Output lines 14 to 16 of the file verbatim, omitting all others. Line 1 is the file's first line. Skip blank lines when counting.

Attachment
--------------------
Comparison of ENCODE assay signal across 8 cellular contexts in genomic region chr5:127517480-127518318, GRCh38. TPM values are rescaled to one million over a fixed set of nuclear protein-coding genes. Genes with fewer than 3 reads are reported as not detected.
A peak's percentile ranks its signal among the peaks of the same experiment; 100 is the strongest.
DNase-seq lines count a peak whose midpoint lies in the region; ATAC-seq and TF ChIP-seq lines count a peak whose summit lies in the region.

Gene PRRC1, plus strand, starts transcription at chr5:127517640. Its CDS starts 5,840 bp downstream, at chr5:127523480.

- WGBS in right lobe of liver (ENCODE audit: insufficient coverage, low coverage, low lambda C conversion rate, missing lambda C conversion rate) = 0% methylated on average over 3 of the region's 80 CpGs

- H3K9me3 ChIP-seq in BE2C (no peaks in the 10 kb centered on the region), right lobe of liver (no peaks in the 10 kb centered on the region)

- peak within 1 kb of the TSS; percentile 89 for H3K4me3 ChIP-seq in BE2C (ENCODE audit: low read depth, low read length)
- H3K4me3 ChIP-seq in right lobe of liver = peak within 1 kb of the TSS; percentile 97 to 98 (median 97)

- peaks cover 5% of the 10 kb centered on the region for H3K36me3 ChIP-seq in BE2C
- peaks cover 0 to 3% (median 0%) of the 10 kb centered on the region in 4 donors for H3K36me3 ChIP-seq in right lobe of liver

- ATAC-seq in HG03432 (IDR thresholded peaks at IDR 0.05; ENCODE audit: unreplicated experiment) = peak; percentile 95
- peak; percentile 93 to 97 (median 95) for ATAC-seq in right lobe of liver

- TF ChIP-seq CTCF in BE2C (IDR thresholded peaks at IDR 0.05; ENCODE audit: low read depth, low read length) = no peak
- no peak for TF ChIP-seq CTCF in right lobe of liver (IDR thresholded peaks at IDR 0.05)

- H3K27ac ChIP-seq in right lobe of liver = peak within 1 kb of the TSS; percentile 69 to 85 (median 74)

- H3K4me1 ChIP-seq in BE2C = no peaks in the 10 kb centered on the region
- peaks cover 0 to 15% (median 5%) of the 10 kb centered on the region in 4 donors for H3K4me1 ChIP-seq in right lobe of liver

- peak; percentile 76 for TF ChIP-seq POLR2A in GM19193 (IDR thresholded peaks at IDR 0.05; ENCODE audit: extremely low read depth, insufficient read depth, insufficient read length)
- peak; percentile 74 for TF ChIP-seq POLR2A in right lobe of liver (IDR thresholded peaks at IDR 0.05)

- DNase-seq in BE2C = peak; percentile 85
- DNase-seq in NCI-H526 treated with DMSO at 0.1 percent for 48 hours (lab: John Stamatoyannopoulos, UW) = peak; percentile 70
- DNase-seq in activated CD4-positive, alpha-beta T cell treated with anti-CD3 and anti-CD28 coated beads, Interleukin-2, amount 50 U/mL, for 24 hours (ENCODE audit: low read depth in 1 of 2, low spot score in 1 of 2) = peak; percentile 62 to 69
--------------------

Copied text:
- no peak for TF ChIP-seq CTCF in right lobe of liver (IDR thresholded peaks at IDR 0.05)

- H3K27ac ChIP-seq in right lobe of liver = peak within 1 kb of the TSS; percentile 69 to 85 (median 74)

- H3K4me1 ChIP-seq in BE2C = no peaks in the 10 kb centered on the region